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Legal Correctness, Not Popularity with People or Elites, is the Measure of Fairness

I generally like Adam Liptak’s reporting on law, but a recent story poorly frames the question of the stakes in state judicial elections. Liptak reports on two studies that suggest that elected judges are less likely to rule in favor of rights for homosexuals and become harsher on criminal defendants the closer the proximity to an election. At the end of the article he suggests that making judges more accountable to the people is thus in tension with “the utmost fairness,” quoting Chief Justice Robert’s desideratum for the judicial system.

But I hope and believe that what the Chief Justice means by fairness are decisions that follow the law. It certainly should not mean decisions that the left likes. The studies Liptak reports tell us nothing about whether elected judges decide cases more accurately than appointed justices or whether they do so more or less so in the shadow of an election. The inference being made is that public pressure distorts justice. Maybe so. But the important question is whether it makes judicial decision making more or less accurate.

Judges may want to skew their decisions to maximize their chances of reelection. But judges who do not face elections may also want to maximize personal advantages. And the most obvious objective to be maximized is their reputation and that reputation is decided by a subset of the people— lawyers and elites. I have already shown how elite universities shower recognition on one kind of Supreme Court justice—those who rule for the left-liberal side of the spectrum. Lawyers too are predominantly left liberal for a variety of reasons, including that legal change and unclear legal rules are generally monetarily advantageous to them. Thus, it is possible, even plausible, that in some judicial systems popular elections provide some counterweight to this elite pressure and we will get fairer, i.e. more accurate decision making as a result. For instance, elite pressures surely favored the recognition of same-sex marriage, regardless of whether that decision was correct as a matter of law.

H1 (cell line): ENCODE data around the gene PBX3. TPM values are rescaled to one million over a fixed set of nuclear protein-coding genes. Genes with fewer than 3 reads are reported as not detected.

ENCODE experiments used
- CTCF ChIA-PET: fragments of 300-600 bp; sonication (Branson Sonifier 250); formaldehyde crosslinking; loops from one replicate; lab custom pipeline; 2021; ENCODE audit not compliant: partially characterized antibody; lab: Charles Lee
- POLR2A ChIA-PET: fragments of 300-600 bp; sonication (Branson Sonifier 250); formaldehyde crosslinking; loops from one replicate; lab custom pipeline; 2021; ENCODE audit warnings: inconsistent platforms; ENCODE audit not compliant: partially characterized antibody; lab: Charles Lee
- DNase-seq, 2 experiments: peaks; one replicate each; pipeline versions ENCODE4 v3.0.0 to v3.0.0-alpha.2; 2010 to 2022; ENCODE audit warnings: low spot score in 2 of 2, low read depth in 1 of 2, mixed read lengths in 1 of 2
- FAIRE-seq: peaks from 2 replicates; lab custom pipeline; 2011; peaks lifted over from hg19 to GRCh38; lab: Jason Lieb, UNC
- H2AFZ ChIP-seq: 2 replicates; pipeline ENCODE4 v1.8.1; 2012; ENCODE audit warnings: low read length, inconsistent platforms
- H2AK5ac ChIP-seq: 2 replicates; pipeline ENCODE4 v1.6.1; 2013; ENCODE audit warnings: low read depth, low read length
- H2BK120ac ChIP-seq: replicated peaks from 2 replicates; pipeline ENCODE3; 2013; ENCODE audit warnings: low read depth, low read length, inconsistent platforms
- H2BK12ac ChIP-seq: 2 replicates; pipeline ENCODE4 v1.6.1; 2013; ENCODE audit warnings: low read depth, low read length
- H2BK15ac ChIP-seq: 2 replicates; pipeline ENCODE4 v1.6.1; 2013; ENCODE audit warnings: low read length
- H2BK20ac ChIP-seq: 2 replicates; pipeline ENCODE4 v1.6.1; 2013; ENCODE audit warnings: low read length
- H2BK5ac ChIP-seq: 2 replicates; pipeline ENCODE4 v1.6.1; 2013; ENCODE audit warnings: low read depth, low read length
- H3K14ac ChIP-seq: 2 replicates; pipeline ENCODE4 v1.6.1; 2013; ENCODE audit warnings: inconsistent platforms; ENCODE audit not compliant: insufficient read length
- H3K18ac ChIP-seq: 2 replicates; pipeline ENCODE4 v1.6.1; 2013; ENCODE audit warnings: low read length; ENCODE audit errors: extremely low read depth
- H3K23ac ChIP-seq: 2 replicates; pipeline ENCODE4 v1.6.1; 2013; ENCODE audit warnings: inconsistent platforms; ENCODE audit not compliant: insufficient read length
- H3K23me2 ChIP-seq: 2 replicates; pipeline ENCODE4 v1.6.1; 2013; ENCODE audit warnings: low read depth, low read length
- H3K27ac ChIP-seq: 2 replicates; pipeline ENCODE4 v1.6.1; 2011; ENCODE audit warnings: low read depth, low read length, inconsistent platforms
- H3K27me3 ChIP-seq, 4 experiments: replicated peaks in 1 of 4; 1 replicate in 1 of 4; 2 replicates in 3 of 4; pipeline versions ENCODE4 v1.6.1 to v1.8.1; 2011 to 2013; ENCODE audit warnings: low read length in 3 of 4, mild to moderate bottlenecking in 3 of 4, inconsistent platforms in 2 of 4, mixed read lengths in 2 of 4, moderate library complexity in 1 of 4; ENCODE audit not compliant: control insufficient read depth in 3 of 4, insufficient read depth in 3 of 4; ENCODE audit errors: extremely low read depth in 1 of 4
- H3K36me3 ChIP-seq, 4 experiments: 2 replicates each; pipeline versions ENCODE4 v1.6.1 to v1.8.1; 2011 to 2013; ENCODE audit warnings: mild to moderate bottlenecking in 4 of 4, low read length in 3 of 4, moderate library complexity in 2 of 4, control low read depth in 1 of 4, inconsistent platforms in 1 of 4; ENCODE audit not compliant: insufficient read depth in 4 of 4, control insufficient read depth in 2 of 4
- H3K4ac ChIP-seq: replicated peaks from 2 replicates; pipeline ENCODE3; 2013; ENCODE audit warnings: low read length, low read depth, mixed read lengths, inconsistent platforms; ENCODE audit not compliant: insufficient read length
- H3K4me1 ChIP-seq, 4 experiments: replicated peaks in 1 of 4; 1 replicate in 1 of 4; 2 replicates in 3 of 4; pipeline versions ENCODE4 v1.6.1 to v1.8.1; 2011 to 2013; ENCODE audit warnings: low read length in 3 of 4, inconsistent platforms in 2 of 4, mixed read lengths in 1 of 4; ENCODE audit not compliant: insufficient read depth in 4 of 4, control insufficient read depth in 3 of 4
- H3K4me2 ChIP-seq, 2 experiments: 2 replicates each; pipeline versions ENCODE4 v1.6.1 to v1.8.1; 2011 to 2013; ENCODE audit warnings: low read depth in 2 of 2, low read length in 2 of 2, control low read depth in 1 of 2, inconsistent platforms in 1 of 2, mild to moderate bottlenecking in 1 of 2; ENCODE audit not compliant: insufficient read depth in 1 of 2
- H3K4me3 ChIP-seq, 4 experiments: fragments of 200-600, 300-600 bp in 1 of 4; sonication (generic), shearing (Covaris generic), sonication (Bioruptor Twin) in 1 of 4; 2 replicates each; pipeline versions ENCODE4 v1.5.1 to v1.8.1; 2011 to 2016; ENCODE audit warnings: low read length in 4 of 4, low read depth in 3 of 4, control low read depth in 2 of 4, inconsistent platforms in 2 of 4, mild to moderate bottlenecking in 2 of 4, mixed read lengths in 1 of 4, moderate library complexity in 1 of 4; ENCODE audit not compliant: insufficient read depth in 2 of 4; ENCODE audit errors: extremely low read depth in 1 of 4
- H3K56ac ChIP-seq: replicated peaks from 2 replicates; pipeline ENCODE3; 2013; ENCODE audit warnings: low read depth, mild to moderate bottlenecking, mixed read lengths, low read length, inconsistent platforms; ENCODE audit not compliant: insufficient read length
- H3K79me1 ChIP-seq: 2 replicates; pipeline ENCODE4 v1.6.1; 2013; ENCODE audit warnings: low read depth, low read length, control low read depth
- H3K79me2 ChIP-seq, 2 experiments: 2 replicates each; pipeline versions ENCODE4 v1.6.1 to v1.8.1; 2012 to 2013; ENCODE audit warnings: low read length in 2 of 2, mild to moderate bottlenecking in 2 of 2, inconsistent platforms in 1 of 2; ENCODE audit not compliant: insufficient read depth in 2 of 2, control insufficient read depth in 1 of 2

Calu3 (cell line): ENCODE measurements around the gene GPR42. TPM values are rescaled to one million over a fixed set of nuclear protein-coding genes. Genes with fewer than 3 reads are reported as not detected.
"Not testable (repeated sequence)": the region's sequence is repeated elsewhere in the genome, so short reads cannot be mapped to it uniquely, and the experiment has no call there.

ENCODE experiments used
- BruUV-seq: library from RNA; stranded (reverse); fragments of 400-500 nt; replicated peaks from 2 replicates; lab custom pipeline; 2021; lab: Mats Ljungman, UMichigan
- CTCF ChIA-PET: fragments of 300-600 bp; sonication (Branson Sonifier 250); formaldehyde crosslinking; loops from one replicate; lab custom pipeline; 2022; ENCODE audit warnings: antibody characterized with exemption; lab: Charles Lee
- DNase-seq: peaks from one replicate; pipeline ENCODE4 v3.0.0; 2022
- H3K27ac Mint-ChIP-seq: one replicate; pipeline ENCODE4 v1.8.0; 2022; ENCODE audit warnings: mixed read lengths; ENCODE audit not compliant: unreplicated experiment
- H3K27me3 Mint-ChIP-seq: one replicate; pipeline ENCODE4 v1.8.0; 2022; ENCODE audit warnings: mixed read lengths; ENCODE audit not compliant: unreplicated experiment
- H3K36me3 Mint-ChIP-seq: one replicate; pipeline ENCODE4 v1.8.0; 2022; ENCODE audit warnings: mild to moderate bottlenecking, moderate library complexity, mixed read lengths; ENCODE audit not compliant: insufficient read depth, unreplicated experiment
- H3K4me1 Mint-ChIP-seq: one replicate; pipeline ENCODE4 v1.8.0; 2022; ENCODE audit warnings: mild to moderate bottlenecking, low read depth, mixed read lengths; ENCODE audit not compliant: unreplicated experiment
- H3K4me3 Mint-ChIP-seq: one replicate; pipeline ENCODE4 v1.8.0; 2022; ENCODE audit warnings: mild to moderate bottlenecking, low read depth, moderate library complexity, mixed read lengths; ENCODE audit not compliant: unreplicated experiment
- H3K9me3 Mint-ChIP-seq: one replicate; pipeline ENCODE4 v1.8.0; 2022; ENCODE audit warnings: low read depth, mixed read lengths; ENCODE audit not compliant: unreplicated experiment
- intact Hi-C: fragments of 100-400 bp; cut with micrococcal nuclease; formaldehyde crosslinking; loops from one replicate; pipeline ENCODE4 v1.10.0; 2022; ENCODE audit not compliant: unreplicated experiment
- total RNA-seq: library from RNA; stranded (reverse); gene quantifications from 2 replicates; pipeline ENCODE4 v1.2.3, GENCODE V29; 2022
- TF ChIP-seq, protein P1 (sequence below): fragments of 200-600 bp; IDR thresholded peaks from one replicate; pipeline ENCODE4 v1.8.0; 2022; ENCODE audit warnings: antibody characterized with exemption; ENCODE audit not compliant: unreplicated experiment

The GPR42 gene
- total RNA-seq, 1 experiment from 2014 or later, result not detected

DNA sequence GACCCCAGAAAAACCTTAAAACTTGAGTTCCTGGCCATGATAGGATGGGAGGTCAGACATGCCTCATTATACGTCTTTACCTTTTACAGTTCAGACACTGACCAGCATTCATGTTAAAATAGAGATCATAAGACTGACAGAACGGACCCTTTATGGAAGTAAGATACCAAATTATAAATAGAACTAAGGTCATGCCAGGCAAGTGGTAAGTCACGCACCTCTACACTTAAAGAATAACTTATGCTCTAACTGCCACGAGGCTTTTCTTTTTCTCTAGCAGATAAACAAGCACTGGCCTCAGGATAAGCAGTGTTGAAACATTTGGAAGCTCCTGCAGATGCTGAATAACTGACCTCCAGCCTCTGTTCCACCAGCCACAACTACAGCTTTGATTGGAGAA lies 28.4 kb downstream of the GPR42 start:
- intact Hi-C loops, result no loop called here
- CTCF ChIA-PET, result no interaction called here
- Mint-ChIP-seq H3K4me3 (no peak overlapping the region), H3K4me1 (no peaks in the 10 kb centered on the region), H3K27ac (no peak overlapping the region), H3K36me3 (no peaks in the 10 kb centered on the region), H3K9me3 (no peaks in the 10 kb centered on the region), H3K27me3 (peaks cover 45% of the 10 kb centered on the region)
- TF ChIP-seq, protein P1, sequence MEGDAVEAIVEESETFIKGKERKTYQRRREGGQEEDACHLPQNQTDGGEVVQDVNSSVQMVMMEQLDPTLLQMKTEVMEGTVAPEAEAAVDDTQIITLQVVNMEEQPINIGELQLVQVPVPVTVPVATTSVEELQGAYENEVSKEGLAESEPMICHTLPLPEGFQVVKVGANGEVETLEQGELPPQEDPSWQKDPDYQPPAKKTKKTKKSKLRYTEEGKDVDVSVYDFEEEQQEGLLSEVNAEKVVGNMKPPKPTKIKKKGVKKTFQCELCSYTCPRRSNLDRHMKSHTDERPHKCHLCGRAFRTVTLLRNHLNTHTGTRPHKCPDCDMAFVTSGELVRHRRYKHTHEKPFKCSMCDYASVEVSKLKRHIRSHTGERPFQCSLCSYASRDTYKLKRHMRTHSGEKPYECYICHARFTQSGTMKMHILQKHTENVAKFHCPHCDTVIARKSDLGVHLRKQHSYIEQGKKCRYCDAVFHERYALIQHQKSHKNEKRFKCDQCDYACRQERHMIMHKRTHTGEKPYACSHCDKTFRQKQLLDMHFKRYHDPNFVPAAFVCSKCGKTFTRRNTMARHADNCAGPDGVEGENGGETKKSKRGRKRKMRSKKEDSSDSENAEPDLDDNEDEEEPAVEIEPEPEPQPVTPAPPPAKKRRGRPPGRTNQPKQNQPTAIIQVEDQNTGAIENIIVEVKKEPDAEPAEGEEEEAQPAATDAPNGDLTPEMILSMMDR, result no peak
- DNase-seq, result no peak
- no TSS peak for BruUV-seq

Indeed, one of the examples of the untoward power of democracy that Liptak gives is the electoral defeat of three Iowa justices who interpreted the venerable equal protection clause of the Iowa Constitution to provide a constitutional right for same-sex marriage. But those judges were appointed in way that maximizes the power of elites. Many members of a commission that sends names to the Governor who become eligible for judicial appointment are actually selected by lawyers. With that kind of selection system, it would hardly be surprising that appointees would tend to have ideological and guild biases that might shape their judicial rulings in a manner inconsistent with “the utmost fairness.”

Liptak’s reporting on the judiciary is notable for introducing quantitative studies like the ones discussed in this article. They may be interesting but they do not generally shed any light on the correctness of judicial decisions—which should be our greatest concern. Perhaps Liptak is a legal realist who thinks that correct decisions cannot be determined by formal legal materials and methods. But that would be a large, controversial, and undefended assumption in his reporting.